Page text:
Anne Rice lives in New Orleans with her husband, the poet and painter Stan Rice.
Quinn Blackwood, the young heir of the large Blackwood estate, recounts the saga of his family's dark and mysterious past to Lestat, explains the unusual relationship he has with his lifetime spirit-companion "Goblin," and concludes with the tale of how he was made a vampire. He entreats Lestat to help him deal with Goblin, whose character has menacingly changed since becoming a blood-hunter. Rice includes in Blackwood Farm characters from both the "Vampire Chronicles" and the "Mayfair Witches" series, but she fails to build much suspense and finishes with a rushed and unsatisfying ending. Quinn's florid and overemotional speech patterns are at odds with the novel's contemporary setting, but reader David Pittu makes excellent work of the melodramatic language and varied voices and accents, imbuing the work with a style and pathos that it may otherwise lack. Recommended, as it is likely to be popular despite the flaws.-Kristen L. Smith, Loras Coll. Lib., Dubuque, IA Copyright 2003 Reed Business Information.
Just in time for Halloween, Rice's latest gothic epic blends her beloved Vampire Chronicles with her Mayfair Witches series. Near the dank Sugar Devil Swamp, sinister bayou country where critters far more fearsome than gators lurk, overheated Quinn Blackwood suffers a protracted case of adolescent angst driven by his violent love-hate relationship with Goblin, his spirit-world doppelganger. As heir to Blackwood Farm and an enormous fortune, Quinn enjoys every luxury the decadent Deep South of Rice's imagination can provide, from culinary delicacies to Jasmine, his equally satisfying mulatto housekeeper. Seemingly hell-bent on seducing everyone within range, regardless of gender, age or consanguinity, he falls into a passionate but fatal relationship with 15-year-old nymphomaniac Mona Mayfair, offshoot of the Mayfair clan of witches. But he cannot control Goblin's ferocious jealousy or his nefarious double's taste for blood, particularly once Quinn is made into a Blood Hunter by Petronia, a malignant bisexual spirit who stalks the haunted family cemetery at the edge of the swamp. Rice fleshes out her slim plot line with gory set pieces of vampire history in ancient Athens, Pompeii and 19th-century Naples. She excels at vivid descriptions of macabre landscapes, gloomy estate houses and the lust that motivates her Blood Hunters and propels her ghoulish narratives. Her dialogue and characterizations, however-even of the durable Vampire Lestat, called upon by Quinn for deliverance from Goblin and Sugar Devil Swamp's unholy spirits-are flat and predictable here. But it's intrigue, eroticism and obsession that fans want, and they'll find plenty of all three. (Oct. 31) Forecast: With a first printing of 500,000, a major ad/marketing campaign (TV, radio and print) and a four-city author tour, this title-a dual main selection of BOMC and an alternate selection of Literary Guild, Doubleday Book Club, Mystery Guild, Science Fiction and QPB-is poised to continue Rice's legacy of stellar sales. Copyright 2002 Cahners Business Information.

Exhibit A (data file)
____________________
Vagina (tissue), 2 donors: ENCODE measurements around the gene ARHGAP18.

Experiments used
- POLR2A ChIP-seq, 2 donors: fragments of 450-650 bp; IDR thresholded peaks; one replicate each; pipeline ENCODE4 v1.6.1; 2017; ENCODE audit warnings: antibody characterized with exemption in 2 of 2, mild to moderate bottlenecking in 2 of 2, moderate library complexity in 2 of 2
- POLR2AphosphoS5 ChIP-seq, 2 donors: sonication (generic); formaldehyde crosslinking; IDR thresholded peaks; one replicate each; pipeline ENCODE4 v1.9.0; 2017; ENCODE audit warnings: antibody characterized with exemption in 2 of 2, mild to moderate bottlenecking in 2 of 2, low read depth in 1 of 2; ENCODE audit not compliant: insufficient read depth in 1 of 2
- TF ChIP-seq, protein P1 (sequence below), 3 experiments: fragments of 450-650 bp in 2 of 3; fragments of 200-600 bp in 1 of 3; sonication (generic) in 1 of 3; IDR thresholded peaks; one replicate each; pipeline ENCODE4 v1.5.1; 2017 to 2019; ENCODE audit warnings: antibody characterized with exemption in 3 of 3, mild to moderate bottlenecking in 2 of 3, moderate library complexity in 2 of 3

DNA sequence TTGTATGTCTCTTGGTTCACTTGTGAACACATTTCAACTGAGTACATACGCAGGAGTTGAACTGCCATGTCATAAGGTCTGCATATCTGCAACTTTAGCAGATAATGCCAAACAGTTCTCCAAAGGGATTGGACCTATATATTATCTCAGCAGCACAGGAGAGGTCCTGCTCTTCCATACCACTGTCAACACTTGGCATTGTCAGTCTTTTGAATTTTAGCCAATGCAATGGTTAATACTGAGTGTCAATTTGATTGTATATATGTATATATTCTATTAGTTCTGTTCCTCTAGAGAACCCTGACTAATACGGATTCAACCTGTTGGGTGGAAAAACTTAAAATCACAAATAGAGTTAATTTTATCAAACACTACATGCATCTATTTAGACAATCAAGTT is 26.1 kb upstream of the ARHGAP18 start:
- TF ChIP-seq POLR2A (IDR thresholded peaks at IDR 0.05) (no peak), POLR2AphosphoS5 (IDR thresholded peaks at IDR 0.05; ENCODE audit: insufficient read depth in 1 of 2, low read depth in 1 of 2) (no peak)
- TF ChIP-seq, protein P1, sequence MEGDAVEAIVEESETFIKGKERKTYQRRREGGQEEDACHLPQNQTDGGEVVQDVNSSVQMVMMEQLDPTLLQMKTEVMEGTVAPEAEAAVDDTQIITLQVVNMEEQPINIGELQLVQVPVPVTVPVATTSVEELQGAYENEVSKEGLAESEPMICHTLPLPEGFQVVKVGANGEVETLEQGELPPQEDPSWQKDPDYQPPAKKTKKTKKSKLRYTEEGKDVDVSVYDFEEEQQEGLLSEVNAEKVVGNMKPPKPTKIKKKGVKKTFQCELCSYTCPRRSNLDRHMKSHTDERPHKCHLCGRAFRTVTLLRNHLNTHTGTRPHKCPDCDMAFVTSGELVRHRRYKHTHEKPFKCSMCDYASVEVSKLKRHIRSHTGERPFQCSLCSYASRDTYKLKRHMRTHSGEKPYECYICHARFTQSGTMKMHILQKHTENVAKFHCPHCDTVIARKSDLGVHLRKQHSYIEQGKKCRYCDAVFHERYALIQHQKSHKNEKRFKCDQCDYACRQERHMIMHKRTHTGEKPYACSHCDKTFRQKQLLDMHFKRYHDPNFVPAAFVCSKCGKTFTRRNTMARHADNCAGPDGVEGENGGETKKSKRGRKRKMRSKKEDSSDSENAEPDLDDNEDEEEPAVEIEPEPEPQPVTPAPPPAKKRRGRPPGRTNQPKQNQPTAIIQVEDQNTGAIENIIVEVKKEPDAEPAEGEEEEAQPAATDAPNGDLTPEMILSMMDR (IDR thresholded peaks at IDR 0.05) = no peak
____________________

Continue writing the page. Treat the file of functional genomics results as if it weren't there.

"Rice breathes new life into the long-running Vampire Chronicles with the tale of Quinn Blackwood, a young vampire haunted by a menacing doppelganger....Rather than extrapolating from previous Vampire Chronicles, the latest presents a completely fresh story, a gripping gothic yarn that revives the series." -- Booklist
"Rice's books have always had a sexy edge, and she's not gone
stale." -- Metro Weekly (Washington D.C.) "At least as good
as Rice's earliest novels because she centers her story on new
characters with interesting stories of their own. Using lush,
voluptuous prose, Rice tells a complex and mesmerizing story.
Recommended." -- Library Journal
"Blood refreshed for Rice: Vampiric intrigue returns in Blackwood. Blackwood Farm is strong and continues the return to form for Rice that began with Merrick." -- The Denver Post
"Blackwood Farm is Anne Rice's best book in years. In fact, it may be necessary to go back to the initial trio of vampire novels to find one that flows with as much grace and continuity. Not only is it beautifully descriptive; it is wonderfully scripted -- with all sorts of unexpected turns.... Rice fires all the weapons in her storyteller's quiver -- including several kinky, sexually explicit scenes. She uses surprisingly short chapters, most ending with a suspenseful note that practically begs the reader to move on for just one more page." -- Miami Herald
"Quinn's story is beautifully haunting. His tale is like a curiosity shop, filled with lovely and unusual things.... There is an intimacy to Blackwood Farm that makes readers feel as though they are an important part of Quinn's world. And it's a world they won't want to leave." -- Detroit Free Press "Classic Anne Rice...hard to put down... Fans of Rice will enjoy this novel, since it is a return to the form that originally drew so many into her bizarre subworld of blood drinkers and witches in the first place." -- United Press International
"Blackwood Farm is a collection of unexpected twists and turns. Rice implements all of her tricks -- spirits, ghosts, vampires, witches, strong family bonds, platonic and forbidden romantic love. The finale should elicit a squeal of excitement from readers who thought Rice was merely going through the motions. Luckily, that lull has passed. Blackwood Farm closes with enough unearthed family secrets to fill another novel and a cliffhanger that promises a sequel." -- The Charlotte Observer Praise for Anne Rice:
"Rice's strengths as a writer [include] her knack for colourful characters, her loving attention to historical detail [and] her imaginative exploration of myth and mysticism." -- The Globe and Mail "[Merrick] is a book where Rice's two worlds -- of witches and vampires -- finally collide." -- Ottawa Citizen